Snack Wisely

Snacks—is it a friend or a foe? If consumed wisely, snacks can become something that fuels your body and boosts your metabolism. Eating three normal to smaller sized meals coupled with a few healthy snacks throughout the day can help you avoid weight gain. But, to do that, you need to plan what you are going to snack on and when. However, as you know planning anything but time to study is almost impossible. The key here for your how to lose the Freshman 15 fitness journey is the word “almost.” Planning doesn’t have to be difficult. Just done. At a minimum you can follow these few thoughts:

  • Choose fruit over bagged foods
  • Skip the vending machines and fast food—actually run away as fast as you can
  • Snack on nuts instead of salty chips

Portion Control Matters

A big problem with many college freshmen is portion control. How much are you eating at one serving? Unfortunately, it’s common to skip breakfast—also a big problem when it comes to gaining weight—and instead, eat a big meal at the end of the day. “If I eat all of my calories in one sitting isn’t that the same as spreading it throughout the day?” 

Sadly, the short answer is no. Think of it this way—if you put on sunscreen at 10am, but forget to reapply throughout your pool party, do you think the sunscreen will keep you from getting burned by the end of the day? That same theory can be applied to skipping meals and portion control. Even when eating healthy foods, eating too much of it can be a problem. So, pay special attention to portion sizes.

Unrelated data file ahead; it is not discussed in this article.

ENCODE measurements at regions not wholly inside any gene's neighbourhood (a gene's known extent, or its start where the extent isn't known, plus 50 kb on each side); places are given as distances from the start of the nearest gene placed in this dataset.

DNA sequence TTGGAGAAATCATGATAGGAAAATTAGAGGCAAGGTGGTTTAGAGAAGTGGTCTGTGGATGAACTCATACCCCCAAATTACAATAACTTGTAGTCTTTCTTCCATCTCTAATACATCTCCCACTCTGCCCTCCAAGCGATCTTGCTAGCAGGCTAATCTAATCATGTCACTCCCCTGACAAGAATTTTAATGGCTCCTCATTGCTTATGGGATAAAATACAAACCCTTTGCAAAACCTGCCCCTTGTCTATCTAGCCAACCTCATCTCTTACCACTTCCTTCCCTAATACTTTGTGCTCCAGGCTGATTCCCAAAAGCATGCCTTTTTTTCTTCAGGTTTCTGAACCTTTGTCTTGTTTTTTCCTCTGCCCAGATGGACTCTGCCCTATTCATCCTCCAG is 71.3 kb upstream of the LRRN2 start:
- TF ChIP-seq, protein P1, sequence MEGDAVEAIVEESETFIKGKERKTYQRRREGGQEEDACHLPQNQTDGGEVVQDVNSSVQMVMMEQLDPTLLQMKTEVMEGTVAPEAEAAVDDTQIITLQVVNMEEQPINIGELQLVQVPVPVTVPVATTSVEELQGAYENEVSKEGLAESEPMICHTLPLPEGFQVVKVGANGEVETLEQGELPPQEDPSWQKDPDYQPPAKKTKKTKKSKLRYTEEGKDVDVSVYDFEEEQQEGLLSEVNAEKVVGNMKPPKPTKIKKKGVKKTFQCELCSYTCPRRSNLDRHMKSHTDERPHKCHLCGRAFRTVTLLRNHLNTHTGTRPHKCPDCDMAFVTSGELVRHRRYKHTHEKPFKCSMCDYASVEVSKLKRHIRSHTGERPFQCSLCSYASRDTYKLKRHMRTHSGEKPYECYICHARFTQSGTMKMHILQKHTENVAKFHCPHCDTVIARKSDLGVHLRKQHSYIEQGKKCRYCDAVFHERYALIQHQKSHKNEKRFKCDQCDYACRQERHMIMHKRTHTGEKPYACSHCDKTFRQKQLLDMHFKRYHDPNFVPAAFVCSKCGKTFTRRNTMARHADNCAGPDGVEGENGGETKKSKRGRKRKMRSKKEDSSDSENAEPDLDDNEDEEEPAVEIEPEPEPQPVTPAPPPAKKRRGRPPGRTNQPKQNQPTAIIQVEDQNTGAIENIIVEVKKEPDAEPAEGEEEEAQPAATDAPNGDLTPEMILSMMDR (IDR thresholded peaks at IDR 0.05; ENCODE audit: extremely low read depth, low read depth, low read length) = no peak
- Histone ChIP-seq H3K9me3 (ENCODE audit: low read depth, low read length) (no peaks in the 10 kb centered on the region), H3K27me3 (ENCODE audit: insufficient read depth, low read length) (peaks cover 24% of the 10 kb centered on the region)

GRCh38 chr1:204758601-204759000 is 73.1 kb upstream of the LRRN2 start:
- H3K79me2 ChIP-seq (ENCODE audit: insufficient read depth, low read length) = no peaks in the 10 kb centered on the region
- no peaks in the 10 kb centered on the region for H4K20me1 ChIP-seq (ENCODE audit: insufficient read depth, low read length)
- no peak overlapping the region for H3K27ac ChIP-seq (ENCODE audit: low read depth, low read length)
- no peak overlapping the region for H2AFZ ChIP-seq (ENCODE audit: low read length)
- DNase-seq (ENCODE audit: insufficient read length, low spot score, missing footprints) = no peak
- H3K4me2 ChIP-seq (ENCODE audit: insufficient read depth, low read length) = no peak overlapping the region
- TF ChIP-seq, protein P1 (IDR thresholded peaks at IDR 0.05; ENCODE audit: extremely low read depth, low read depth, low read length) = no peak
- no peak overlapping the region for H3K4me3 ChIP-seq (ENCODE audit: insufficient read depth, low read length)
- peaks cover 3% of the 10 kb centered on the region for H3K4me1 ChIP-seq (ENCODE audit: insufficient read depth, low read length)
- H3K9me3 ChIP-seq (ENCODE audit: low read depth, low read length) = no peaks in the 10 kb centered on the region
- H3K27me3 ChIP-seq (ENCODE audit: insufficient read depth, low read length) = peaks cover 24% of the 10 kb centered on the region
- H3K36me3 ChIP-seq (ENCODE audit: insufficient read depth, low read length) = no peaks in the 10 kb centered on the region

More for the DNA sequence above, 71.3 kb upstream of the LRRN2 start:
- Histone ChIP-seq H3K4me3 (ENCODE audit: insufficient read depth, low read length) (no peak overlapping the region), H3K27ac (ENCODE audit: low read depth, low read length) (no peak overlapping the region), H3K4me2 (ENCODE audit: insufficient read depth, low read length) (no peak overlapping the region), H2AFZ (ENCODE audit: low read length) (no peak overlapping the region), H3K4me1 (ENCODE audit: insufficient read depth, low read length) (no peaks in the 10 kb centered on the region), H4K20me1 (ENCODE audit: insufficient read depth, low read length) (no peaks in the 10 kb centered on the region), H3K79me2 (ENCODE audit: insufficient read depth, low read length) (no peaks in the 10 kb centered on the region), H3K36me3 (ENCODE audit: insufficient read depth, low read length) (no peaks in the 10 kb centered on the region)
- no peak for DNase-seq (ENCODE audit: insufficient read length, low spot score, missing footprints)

More Tips for Keeping the Weight Off (Or Losing a Few Pounds)

Here are seven additional tips to help you lose weight or keep it off:

  1. Keep healthy snacks that you like on hand at all times
  2. It’s ok to treat yourself, but choose something that’s low in fat (low fat doesn’t have to mean low flavor)
  3. Avoid skipping meals—let me repeat: AVOID SKIPPING MEALS!
  4. Pay attention to your attitude towards food (why are you eating if you’re not hungry?)
  5. Focus on a balanced diet full of nutrition whenever possible (food=fuel mentality)
  6. Take full advantage of all of the opportunities on campus to help you with mental and emotional support! Freshman Fifteen is about more than just food—enjoy everything your campus has to offer from clubs and activities to mission opportunities and support groups
  7. Get regular exercise in—any type of sport will help your body and mind

There you have it. The Freshman 15 is real. But if you make smart choices it is possible to avoid it. Trust me when I say, there’s nothing more exciting than that first year of college. You’re on your own, enjoying life the way you want to, and creating a new path for your future. 

If you’re looking for more information, we invite you to find out how University of the Cumberlands supports its students.